- Developed by Anthony Wilson
- September 13, 1974 to December 20, 1974
- Based on the Planet of the Apes film series, which were based on the 1963 novel La Planète des singes (translated as Planet of the Apes) by Pierre Boulle
- ***Updated October 17, 2022***
- Galen (Roddy McDowall)-this time around he is a young chimpanzee that becomes embroiled in the lives of the humans after being sent along with a group of apes to ensure the humans’ safety.
- Colonel Alan Virdon (Ron Harper)-mission commander of the crash landed 20th Century ship.
- Major Peter J. Burke (James Naughton)-crew member that survived the crash.
- Security Chief Urko (Mark Lenard)-gorilla that is charged with getting the humans and Galen. The shows central villain.
- Councilor Zaius (Booth Colman)-the most important member of the High Council of Central City and the series equivalent of the character from the movie.
Two humans and an intelligent chimpanzee are fugitives on a future where apes rule the world.
20th Century Fox had finished up the original Planet of the Apes film series with a rather cheap and somewhat underwhelming feature film that felt more like a well-produced television movie. But they knew they had something they could still make a buck off of with a much smaller investment than other science fiction shows, so they created this television series.
And the show itself is surprisingly good. The quality of the stories exceeds most of the era and could even stand tall of some today.
I was first introduced to Planet of the Apes: The Series as a series of movies on the weekend afternoons as a kid. That is just how they were packaged. They edited together two episodes as a single film for when it was sold into syndication. For ages I thought they were feature films. The acting was pretty good. The effects makeup was better than I saw in other science fiction shows of the time.
Planet of the Apes: The Series sported better than most production values. Then again, they were able to use pre-existing film props and costumes in the show and did not need redesigns for the character makeup. Nor should they have. The character makeup was absolutely perfect for the universe they created. It looked just as good as the films.
I must admit I love what they did originally. There is something to be said for prosthetics instead of the CGI they use today. It lends a feel of authenticity that computer graphics lack. Plus the performers complete performance comes through.
The stories were more sophisticated than you would expect given how the original film series ended. Do not get me wrong. I enjoy them all, but the final film was done on the cheap and a bit simplistic in comparison to any of its predecessors. In this series they touched on topics and social issues of the time. Through the veil of science fiction, they discussed civil rights and equality and weapons of mass destruction among other things.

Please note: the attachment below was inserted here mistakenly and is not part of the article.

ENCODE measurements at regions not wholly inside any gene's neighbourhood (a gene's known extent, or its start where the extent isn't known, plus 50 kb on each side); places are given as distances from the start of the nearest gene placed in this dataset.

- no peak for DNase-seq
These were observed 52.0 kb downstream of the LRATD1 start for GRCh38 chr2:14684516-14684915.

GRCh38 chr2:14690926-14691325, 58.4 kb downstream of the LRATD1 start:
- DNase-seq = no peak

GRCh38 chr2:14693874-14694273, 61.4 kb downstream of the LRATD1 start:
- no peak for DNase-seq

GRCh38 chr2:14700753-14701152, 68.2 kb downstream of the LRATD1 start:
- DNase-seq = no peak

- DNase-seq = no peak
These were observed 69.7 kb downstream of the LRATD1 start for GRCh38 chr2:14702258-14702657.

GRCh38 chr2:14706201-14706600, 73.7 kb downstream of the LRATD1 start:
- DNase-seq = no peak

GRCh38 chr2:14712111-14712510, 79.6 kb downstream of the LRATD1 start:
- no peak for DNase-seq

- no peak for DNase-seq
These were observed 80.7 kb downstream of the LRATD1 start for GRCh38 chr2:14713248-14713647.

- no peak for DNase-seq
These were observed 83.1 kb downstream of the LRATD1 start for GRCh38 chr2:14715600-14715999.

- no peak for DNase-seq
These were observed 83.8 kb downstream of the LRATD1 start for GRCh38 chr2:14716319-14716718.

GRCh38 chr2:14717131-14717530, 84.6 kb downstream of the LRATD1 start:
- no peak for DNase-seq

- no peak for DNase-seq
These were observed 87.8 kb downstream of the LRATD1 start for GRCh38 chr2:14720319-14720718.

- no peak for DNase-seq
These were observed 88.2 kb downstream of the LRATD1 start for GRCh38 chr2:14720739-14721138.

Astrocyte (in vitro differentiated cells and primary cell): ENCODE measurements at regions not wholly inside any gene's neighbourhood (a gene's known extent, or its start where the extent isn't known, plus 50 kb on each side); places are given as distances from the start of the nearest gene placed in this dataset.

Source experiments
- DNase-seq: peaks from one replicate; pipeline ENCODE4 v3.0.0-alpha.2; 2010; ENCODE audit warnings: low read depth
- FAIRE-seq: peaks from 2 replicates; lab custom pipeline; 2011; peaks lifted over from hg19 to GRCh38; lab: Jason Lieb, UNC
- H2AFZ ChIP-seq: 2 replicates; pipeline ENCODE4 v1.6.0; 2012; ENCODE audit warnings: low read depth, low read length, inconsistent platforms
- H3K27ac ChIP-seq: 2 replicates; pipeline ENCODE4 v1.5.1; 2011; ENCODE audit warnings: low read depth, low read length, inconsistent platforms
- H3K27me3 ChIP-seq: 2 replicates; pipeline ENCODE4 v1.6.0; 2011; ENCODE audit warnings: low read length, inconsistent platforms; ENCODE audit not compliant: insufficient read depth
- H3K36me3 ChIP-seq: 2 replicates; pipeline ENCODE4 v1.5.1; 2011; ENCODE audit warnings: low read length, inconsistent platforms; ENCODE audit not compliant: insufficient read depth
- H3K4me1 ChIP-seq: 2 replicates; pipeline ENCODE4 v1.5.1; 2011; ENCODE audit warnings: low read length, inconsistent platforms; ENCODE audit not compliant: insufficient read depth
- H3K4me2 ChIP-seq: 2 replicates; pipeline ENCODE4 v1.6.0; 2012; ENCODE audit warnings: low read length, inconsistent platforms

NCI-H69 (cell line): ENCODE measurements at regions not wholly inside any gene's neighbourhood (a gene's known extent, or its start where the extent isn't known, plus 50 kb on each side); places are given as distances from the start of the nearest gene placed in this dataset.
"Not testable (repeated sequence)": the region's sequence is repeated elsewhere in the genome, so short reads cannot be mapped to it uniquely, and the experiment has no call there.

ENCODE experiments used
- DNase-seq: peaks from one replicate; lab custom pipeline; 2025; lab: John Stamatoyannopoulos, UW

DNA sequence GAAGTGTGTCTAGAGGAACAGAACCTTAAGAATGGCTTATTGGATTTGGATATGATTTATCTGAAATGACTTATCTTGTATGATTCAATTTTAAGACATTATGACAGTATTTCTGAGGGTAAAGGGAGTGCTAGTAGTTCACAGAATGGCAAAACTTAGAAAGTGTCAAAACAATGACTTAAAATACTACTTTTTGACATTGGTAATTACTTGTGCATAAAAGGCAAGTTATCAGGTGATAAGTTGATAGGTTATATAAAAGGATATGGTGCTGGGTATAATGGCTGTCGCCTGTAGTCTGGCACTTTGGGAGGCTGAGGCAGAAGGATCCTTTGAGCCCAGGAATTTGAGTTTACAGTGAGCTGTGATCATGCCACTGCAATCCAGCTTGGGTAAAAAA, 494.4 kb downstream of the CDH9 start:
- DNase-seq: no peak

The humans of the future in the show were not mute and simplistic in contrast to the humans in the first film but were instead similar to the humans in the final film. Thus Planet of the Apes: The Series fits chronologically closer to the final film which occurred shortly after the nuclear war that devastated human civilization than the first which occurred just prior to the end of the world.
This series had some pretty good character development but that was hindered by the adventure of the week format. You could only do something for one episode. Stretching a story to two episodes or more was just not possible in that era. The main characters Galen (Roddy McDowall, Virdon (Ron Harper), and Burke (James Naughton) were moving from place to place trying to stay one step ahead of Urko (Mark Lenard) as well as find a way home. This is a format similar to The Fugitive.
Each week was new locations and new ancillary characters. Few characters and fewer plot elements carried over from week to week. The only consistent plot element was the humans trying to find remnants of the advanced human society or even leftover advanced humans in order to get back home. I would have preferred something more serialized and I think the concept could have benefitted from it, but shows were just not like that then in primetime. I personally would have liked to have seen them stay in a particular area for more than one episode. Today such an idea would be a no brainer though.
Planet of the Apes: The Series was only a handful of episodes. It never got big ratings and it was still a pricey show to produce despite all the leftover movie props. They even had the ship from the first movie for their pilot episode! Unable to justify the cost, the series was ended. It is rather unfortunate because given time this could have been a classic show. There was so much potential here.
Planet of the Apes: The Series is worth a watch if you are a fan of the original films. This show manages to maintain the feel of the movies while doing something a little different. It is also worth a watch if you like good science fiction television. The episodes are character driven and are about something rather than just a weird situation of the week. If you can come across it give this show a watch.